Remote Work, Teaming, and You

Posted by Brooke Baker on Nov 16, 2015 1:57:26 PM
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Remote Teaming, Freedom, and You

For a long time, teams of knowledge workers were defined by their proximity – the people with whom you sat were the people with whom you worked. If you got transferred to a different department or team, it meant packing up your things and moving to wherever that team was – the idea being that to work closely with people you need to be able to communicate with them. And the only way to ensure efficient, reliable communication was to put those people in close proximity.

This isn’t the case anymore. Starting with telegraphs and pneumatic tubes, and then evolving into telephones and faxes, technology has allowed teams to quickly communicate ideas – the building blocks of knowledge work — to places other than the adjacent desk. But it wasn’t until the internet revolution that people really had the idea “what if these team members didn’t sit next to each other?,” and put that into action on a grand scale.

The idea was revolutionary, but unlike other workplace revolutions, such as the birth of industry, or the personal computer, the way we work hasn’t kept pace. We still hold onto contrived limitations, formed when “work” meant sitting at a desk and handing reports to a typing pool, and information came via the mail cart. One of those limitations is the 9-5 (or more) workday. That somewhat arbitrary schedule was settled upon at some point, and many functions grew up around it and were affixed to it. Schools, stores, package delivery, all map themselves to the “workday.” But the “workday” isn’t the time work gets done anymore. And in truth, “9-5” is holding us back.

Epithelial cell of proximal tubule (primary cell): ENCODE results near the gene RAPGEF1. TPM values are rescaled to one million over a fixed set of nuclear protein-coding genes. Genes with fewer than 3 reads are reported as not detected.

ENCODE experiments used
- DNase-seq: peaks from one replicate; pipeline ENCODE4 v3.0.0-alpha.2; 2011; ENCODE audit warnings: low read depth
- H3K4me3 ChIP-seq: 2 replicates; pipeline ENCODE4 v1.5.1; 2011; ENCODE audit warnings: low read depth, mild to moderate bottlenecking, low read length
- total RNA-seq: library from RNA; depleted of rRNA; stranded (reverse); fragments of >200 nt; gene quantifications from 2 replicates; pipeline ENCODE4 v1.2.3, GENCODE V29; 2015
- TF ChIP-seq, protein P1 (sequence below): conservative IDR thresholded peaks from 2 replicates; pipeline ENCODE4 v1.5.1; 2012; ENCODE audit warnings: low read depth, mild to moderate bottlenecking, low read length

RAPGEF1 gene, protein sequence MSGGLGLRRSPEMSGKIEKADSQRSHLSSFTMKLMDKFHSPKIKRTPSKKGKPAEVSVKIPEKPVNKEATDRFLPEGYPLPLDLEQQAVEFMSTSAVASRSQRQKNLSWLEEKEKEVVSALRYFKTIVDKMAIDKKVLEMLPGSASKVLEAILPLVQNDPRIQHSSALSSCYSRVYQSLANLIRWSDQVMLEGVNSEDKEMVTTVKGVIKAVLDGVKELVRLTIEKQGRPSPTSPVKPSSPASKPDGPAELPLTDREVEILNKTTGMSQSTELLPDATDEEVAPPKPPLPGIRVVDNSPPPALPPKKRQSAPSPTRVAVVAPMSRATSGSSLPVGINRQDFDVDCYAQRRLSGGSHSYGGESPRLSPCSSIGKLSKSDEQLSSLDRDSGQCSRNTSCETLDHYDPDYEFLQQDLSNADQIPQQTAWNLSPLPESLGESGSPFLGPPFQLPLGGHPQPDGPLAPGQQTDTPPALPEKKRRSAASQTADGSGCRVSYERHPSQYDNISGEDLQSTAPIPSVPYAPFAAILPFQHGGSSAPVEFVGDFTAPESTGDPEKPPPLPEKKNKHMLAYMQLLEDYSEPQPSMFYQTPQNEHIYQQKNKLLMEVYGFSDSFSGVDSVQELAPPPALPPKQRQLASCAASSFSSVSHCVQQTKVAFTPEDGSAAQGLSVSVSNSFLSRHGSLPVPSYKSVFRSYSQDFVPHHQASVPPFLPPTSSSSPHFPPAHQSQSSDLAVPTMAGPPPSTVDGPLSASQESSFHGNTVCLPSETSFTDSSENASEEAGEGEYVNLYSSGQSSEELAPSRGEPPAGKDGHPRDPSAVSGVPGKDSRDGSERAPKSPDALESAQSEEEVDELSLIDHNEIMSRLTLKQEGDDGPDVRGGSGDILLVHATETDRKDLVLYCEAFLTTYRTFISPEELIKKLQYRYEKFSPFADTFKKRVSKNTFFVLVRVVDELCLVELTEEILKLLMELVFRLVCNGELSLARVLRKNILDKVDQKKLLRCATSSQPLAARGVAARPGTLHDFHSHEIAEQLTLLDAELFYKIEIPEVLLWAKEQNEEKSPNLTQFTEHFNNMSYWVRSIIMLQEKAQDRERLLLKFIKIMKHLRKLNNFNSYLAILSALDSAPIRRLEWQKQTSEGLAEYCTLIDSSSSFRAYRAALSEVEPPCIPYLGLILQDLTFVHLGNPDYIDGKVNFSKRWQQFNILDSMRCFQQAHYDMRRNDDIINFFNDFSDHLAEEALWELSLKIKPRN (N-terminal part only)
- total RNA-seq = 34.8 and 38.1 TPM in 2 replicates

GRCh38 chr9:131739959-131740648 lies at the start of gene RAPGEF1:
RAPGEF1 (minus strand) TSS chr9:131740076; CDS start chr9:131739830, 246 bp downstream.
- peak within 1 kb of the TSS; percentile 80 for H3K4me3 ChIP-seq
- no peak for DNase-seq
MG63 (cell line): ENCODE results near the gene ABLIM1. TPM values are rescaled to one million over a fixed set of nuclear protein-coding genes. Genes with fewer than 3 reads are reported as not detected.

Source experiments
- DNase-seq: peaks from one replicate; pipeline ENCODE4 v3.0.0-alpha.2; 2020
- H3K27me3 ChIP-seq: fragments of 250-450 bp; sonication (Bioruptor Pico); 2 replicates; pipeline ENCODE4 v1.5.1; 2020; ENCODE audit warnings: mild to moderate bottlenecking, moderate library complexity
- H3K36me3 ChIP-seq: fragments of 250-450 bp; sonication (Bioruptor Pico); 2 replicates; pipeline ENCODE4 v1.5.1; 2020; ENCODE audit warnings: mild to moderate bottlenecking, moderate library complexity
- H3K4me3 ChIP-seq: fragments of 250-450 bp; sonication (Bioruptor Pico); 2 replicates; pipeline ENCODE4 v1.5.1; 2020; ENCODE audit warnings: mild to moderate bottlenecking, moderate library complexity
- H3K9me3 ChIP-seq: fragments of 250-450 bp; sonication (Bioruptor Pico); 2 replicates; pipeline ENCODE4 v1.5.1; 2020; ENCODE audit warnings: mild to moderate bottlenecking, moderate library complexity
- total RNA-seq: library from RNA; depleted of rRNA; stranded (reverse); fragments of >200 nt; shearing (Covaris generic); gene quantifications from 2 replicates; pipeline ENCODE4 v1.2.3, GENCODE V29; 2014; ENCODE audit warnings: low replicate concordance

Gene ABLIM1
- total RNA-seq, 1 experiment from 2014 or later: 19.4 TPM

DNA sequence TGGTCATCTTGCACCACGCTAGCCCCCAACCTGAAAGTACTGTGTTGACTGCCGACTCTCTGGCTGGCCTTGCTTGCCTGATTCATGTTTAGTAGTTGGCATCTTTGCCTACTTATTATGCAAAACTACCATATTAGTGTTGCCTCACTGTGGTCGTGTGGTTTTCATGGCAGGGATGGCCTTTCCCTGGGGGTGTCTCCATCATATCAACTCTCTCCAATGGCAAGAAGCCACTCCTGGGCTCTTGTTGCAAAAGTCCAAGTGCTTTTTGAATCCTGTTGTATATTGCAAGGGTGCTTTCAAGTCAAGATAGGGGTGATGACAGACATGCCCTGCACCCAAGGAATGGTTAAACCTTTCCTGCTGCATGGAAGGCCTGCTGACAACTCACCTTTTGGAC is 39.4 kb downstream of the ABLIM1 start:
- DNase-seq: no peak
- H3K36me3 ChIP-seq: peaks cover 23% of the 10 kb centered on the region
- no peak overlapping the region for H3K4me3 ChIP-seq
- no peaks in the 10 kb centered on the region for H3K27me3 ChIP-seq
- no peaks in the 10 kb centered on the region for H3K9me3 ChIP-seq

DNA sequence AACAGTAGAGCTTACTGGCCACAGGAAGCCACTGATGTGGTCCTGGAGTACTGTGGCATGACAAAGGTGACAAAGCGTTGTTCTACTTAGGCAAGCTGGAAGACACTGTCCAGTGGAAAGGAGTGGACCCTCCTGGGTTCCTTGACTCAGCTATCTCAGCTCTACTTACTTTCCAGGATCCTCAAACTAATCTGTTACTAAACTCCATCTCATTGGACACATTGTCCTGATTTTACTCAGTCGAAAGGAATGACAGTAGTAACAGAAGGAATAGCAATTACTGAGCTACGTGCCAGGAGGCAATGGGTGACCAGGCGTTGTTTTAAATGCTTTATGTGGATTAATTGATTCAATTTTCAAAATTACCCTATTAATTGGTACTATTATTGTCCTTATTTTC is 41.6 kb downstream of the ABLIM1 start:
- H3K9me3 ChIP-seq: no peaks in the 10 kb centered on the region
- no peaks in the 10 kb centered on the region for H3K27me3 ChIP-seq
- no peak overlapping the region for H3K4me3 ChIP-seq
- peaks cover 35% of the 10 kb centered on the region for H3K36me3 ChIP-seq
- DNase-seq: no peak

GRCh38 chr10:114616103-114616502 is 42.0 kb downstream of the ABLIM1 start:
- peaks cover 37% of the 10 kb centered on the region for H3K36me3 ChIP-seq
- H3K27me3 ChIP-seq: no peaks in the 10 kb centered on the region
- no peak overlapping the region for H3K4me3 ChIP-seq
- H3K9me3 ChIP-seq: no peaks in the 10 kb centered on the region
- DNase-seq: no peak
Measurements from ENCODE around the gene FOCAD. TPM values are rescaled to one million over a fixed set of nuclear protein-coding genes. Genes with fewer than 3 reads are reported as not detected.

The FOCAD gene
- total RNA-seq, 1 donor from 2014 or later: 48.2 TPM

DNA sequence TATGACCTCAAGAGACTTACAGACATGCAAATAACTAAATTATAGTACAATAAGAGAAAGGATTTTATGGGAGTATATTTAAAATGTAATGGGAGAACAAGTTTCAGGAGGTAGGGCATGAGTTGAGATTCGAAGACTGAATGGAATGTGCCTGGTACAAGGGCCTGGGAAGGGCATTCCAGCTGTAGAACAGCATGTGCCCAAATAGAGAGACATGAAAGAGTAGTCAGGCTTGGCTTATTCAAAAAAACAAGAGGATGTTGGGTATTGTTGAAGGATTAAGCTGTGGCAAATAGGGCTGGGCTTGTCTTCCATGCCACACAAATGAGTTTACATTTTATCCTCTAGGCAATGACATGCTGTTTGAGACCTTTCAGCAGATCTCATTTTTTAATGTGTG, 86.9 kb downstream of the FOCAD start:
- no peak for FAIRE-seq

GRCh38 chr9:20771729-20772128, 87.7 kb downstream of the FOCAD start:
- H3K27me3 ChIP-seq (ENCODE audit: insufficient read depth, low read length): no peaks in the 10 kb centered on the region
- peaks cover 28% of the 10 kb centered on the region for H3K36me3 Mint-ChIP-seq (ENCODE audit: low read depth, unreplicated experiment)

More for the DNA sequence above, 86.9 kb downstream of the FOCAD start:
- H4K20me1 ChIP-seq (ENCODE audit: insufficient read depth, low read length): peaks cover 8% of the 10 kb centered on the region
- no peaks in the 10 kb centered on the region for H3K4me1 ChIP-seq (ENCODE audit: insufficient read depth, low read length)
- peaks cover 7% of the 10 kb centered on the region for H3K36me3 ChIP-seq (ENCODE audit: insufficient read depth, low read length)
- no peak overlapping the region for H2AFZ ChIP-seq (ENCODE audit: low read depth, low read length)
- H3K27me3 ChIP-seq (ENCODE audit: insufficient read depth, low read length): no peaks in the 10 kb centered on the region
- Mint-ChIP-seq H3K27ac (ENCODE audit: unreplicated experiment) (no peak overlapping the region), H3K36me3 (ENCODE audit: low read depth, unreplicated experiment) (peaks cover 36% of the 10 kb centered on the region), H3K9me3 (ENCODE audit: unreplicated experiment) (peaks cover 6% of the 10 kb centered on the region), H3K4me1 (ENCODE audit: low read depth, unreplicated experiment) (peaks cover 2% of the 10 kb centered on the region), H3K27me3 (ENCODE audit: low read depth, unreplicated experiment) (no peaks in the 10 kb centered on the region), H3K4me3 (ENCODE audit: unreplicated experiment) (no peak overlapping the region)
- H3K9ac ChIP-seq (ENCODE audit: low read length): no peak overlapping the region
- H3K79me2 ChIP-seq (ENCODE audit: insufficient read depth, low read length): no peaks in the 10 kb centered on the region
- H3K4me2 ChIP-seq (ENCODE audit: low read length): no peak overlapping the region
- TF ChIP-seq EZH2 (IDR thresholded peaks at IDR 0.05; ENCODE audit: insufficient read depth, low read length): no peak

Peak energy, that time, or times, during the day when you feel at your most alert, is unique to everyone. And it does not fall neatly into that eight plus hour window. Working remotely is not about working 9-5, it’s about working when the work is needed, and/or explicitly agreed upon with teammates. Good ideas don’t happen on a schedule. They happen when you’re free to express yourself. You don’t need the typing pool, you have your laptop; and email is your mail cart. You can receive and send information everywhere and at any time, so make work match the schedule that works for you and your team. 

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Topics: Teamwork, Remote Teaming